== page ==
the map from individual emotion to place emotion is promised by using GIS-based spatial analysis.
Furthermore, geostatistics is a useful tool for deducing the causality between collective emotion and
environmental factors.
There are several opportunities in the current development of GIS-based emotional computing.
There has also been research into the connection between human perception and urban space through
urban street view imagery, which is another promising dataset that can be employed in GIS based
ISPRS Int. J. Geo-Inf. 2020,9, 551 9 of 15
emotion computing [
104
,
122
]. Building a multi-source emotional data fusion model can greatly
advance the development of GIS-based emotional computing. A good way to obtain a wide range
of human emotions in real-world settings is by combining big data (human emotions extracted from
UGC) with small data [
123
] (human emotions captured in reality) based on dierent cultures and
demographic characteristics to calibrate online emotion. Moreover, why people are satisfied with
some places instead of others has not yet been extensively investigated. It remains unclear which
environmental factors will influence people’s emotions at all scales and how to properly quantify the
extent of their influence.
5. Example of Implementing GIS-Based Emotional Computing
The emotion information analyzed by GIS-based emotional computing plays an increasingly
vital role in human–environment relationship research, and it serves as a critical component of
various applications including resource management, conservation, human geography, crime analysis,
real estate, psychology, environmental justice, etc. Hereby we give an example that exhibits the potential
to quantify human emotion and serves as a layer in GIS for human–environment relationships study.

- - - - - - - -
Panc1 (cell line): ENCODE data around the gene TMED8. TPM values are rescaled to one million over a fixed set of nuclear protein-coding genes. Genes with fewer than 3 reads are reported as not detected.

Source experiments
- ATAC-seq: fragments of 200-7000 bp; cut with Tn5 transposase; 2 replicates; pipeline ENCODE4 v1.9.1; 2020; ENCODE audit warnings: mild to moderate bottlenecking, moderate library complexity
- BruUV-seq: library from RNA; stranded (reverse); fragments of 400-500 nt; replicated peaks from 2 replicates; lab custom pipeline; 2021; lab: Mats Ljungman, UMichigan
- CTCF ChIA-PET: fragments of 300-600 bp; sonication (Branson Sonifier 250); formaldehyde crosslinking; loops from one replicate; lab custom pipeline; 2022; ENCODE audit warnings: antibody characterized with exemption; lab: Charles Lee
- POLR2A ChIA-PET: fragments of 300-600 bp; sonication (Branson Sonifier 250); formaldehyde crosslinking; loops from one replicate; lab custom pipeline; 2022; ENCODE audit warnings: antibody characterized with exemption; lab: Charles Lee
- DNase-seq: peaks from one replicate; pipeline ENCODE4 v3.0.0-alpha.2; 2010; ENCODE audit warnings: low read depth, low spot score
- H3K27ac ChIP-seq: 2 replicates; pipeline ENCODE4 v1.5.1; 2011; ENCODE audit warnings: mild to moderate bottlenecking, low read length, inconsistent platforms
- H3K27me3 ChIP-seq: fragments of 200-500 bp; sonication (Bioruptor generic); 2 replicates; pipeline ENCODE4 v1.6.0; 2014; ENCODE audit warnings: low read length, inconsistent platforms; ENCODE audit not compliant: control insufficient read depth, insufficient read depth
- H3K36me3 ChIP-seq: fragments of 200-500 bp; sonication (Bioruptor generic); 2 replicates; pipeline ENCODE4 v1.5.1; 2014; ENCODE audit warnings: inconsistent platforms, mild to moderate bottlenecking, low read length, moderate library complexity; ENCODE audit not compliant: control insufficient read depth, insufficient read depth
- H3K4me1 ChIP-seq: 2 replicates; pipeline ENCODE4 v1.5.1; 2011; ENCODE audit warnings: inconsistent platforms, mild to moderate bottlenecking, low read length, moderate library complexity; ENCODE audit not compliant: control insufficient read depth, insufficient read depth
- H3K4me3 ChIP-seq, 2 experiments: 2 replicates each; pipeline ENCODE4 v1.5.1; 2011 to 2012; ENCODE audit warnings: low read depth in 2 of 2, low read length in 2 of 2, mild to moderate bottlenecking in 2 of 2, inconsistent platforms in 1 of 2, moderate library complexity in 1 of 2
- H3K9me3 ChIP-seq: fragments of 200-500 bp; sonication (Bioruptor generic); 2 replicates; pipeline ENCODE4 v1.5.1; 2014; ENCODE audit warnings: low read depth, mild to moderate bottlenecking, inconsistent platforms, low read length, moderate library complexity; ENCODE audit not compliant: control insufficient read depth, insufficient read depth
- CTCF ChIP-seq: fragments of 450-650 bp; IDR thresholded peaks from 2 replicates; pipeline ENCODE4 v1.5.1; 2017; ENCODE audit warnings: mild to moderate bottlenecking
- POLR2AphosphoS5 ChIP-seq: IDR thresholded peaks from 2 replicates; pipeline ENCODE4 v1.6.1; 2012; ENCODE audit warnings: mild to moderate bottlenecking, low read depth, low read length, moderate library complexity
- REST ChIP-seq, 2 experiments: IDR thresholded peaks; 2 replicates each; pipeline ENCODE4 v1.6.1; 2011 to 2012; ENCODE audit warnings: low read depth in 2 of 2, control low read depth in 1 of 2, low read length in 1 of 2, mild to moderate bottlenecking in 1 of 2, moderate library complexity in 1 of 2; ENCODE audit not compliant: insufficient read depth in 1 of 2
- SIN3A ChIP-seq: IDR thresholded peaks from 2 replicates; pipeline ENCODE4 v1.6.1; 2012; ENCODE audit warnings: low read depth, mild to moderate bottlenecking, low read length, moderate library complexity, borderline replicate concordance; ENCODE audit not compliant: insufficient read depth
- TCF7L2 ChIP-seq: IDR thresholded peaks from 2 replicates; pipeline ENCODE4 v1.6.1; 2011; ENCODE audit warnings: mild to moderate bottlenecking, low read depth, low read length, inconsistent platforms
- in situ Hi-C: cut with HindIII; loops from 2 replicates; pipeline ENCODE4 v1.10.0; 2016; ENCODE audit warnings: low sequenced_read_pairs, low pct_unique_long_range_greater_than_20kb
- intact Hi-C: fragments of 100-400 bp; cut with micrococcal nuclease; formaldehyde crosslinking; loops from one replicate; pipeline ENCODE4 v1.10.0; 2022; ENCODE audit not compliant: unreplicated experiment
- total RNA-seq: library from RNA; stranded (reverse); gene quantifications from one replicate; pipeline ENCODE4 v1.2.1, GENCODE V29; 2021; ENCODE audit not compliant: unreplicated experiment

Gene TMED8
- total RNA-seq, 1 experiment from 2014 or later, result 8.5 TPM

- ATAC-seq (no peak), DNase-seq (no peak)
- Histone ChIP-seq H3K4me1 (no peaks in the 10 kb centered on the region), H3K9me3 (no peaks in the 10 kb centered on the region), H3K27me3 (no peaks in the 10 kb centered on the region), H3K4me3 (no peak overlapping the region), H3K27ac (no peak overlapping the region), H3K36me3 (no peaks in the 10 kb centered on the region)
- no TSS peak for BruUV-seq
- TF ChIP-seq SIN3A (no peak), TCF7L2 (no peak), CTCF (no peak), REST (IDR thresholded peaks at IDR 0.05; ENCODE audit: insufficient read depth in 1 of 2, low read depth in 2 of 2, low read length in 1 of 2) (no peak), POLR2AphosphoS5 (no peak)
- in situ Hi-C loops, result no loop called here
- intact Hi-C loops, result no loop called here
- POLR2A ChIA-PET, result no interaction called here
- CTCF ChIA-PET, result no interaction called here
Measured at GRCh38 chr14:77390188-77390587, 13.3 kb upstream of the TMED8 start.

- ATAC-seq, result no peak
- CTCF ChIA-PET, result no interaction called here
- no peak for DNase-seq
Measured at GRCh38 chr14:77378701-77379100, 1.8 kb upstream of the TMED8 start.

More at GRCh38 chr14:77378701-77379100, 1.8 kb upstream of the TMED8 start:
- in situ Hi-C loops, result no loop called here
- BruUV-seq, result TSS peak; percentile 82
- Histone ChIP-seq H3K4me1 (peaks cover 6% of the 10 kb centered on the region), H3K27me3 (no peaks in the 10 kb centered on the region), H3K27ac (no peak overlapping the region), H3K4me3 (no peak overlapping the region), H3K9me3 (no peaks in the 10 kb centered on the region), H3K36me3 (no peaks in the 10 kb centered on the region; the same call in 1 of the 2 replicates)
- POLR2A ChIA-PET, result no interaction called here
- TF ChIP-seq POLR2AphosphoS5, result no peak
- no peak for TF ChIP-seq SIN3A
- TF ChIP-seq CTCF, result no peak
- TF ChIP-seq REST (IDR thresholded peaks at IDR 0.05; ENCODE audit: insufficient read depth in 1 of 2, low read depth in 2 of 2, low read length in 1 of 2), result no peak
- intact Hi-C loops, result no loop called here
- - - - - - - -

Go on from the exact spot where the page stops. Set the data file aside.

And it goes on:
The recommendation of tourist sites is a key topic in tourism studies. With GIS-based emotional
computing techniques, georeferenced contents uploaded by tourists to photo services in the public
domain enrich traditional recommendation systems with an emotion layer. One of our previous studies
collected Flickr photos of 80 tourist sites all over the world, and applied spatial clustering to emotion
information extracted from photos, for constructing an emotion layer for these tourist sites. Afterward,
a map of tourist sites with emotion tendency and a ranking list of global tourist sites based on emotion
were drawn, which serve as references for potential tourists. By calculating and analyzing the emotion
layer and other layers in GIS, we have also attempted to identify, which natural and non-natural
environmental factors may have an impact on visitor’s emotions [
84
]. The workflow of the example
can be seen in Figure 3. This example illustrated that, with GIS-based emotional computing, it is
possible to cater to tourist preferences for accurate advertising and management of the tourist industry.
ISPRS Int. J. Geo-Inf. 2019, 8, x FOR PEER REVIEW 10 of 16
emotion information extracted from photos, for constructing an emotion layer for these tourist sites.
Afterward, a map of tourist sites with emotion tendency and a ranking list of global tourist sites based